Tracking Sustainability Projects

A guide to gathering the right data, and communicating a sustainability project's progress.
December 29, 2010
Gerry DeSeve
By Gerry DeSeve  |  Contributor
Gerry DeSeve is a GOVERNING contributor. He is a consultant with ICF International and a professor in the Masters of Sustainable Design Program at Philadelphia University.
Rob Fryer
By Robert Fryer  |  Contributor
Robert Fryer is a GOVERNING contributor. He is an Assistant Professor, Architecture Program, Philadelphia University. For more than ten years, Professor Fryer has designed and managed architectural projects and has been a LEED consultant.

Keeping track of a sustainability project is hard enough. Imagine tracking more than 160 separate sustainability projects and their contributions to a city's strategic sustainability goals. That is what one of us was asked to do for the City of Philadelphia.

The Mayor's Office of Sustainability had committed to doing more than just updating their plan -- known as Greenworks -- every year. The Sustainability team had been careful to build relationships with stakeholders during the planning process, and those stakeholders expected to see results on a regular basis. This meant gathering project status from more than 30 internal and external stakeholders and communicating it back publicly.

Unfortunately, reporting sustainability was getting in the way of actually delivering results. The first annual update consumed the entire Greenworks team, and getting routine status updates required tedious back-and-forth calls between the staff and stakeholders.

The new tracking system meets the requirements of the Office of Sustainability. It is web-based, simple, easy to use and very inexpensive. But the system-side of the project has been almost a footnote in Greenworks' success. Even more important is the Office of Sustainability's management model and how they have gone about gathering the data needed to populate the system and communicate its progress.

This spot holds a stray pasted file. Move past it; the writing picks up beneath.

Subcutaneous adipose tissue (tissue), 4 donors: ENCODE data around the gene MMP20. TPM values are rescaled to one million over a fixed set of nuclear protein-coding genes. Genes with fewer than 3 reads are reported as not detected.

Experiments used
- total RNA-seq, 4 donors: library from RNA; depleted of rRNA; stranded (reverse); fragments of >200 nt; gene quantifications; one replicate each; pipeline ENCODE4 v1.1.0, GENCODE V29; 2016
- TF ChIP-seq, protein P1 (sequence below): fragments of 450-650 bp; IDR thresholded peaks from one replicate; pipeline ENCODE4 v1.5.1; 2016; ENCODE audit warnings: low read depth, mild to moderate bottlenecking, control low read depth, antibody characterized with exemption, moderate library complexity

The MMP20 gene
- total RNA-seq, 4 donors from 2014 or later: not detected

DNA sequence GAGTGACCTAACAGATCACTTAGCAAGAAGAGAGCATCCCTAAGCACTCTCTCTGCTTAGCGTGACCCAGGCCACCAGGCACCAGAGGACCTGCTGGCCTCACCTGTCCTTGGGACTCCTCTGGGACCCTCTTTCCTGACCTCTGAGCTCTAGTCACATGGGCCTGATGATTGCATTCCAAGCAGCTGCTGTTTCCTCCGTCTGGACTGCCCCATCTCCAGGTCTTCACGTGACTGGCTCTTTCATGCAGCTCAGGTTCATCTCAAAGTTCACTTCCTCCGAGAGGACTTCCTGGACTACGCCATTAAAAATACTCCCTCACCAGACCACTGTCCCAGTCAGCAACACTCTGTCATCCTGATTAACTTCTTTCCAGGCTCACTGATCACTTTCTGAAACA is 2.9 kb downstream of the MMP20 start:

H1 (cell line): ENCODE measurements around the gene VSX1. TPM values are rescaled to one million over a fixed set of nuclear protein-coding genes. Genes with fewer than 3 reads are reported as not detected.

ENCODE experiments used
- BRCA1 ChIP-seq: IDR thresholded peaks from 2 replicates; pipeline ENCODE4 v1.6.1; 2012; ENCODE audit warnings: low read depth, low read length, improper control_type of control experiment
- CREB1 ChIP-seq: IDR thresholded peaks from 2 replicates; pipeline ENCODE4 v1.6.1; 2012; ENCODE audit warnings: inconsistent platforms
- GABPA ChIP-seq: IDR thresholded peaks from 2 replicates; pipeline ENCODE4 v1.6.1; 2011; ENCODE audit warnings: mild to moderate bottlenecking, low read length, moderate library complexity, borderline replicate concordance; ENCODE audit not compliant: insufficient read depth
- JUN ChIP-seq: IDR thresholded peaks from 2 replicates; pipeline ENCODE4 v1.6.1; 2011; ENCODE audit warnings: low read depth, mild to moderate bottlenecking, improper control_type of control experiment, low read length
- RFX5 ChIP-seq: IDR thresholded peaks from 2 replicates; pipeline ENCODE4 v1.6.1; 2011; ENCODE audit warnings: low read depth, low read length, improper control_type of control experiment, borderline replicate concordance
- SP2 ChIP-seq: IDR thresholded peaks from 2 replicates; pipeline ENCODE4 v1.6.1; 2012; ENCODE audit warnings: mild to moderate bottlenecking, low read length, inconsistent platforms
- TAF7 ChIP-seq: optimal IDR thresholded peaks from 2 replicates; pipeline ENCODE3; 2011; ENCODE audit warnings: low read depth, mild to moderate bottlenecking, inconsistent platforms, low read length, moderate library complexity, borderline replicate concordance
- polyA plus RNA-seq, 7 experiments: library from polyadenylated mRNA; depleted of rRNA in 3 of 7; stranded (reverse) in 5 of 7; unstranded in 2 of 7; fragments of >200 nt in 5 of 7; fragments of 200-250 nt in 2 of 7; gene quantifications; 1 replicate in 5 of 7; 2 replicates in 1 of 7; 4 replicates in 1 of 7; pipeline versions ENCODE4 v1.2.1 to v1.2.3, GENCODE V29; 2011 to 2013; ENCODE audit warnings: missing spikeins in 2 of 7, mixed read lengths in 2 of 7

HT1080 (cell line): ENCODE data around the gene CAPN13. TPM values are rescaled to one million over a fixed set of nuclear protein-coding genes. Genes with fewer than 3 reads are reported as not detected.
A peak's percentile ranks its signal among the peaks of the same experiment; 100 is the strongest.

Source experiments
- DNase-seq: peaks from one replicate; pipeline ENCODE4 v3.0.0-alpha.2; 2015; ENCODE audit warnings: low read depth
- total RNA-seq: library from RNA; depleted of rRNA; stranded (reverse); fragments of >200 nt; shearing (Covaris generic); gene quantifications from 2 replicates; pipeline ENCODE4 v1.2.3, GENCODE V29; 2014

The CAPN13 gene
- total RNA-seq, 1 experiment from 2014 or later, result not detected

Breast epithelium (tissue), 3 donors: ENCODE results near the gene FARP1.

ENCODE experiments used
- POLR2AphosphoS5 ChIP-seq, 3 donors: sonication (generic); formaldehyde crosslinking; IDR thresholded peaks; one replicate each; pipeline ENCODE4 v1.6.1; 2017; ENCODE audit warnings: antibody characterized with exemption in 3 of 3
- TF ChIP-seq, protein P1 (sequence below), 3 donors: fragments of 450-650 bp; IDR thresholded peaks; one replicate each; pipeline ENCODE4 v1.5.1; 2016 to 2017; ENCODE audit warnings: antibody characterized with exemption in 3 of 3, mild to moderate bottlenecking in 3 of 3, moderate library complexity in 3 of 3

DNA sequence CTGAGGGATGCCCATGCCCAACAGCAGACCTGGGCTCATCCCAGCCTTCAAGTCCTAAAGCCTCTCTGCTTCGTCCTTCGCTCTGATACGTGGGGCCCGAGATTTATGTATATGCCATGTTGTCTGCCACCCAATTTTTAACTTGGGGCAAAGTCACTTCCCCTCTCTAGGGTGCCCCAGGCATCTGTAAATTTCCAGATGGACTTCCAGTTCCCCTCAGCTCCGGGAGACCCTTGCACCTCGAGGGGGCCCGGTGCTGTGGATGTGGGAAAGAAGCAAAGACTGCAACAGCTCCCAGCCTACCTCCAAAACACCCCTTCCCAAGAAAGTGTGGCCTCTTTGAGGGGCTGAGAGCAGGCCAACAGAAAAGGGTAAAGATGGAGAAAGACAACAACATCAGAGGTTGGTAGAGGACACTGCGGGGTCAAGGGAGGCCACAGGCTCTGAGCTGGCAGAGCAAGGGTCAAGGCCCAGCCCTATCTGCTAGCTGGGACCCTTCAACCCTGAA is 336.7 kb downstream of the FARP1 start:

The Management Model

On the face of it, the Greenworks strategic plan appears typical: there are goals, objectives and lofty aspirations for what needs to happen. On closer inspection, you'll find that it is actually not a plan for what the Office of Sustainability will accomplish. Instead, it is a communication document which sums up the city's diverse sustainability activities and describes the network of public, private and not-for-profit players who are delivering results.

In other words, Greenworks is network management and the Office of Sustainability is a hub. It plays its network hub role by communicating what is taking place in order to draw attention to sustainability efforts. It also coordinates resources such as stimulus funds, and acts as a clearinghouse for information about sustainability. The Office of Sustainability actually manages very little: It oversees only a handful of the 160 projects described in Greenworks, and it is a co-owner of many of those projects.

The Data Side

Early on during the system implementation, we decided that traditional data gathering methods wouldn't work, simply because none of the stakeholders had any reason to help. There was no reporting requirement in law or policy; they wouldn't receive any fiscal or intangible benefit; and the Office of Sustainability had little or no political sway, given its newness, lack of resources and small size.

This meant we couldn't ask stakeholders to fill in long forms, learn complicated new reporting processes or produce information they didn't normally produce.

Instead, we developed some simple principles: Stakeholders would be able to report directly into the system; nothing new was needed by them; we would only ask for data which they already had; no more than four fields would be needed for a report; and the reporting process would take no more than three minutes each time.

Asking for data which was already being reported meant understanding stakeholders' internal processes. We determined this was best done in person, and we opened each meeting by describing what we hoped to accomplish and why, then asking for the stakeholders' help.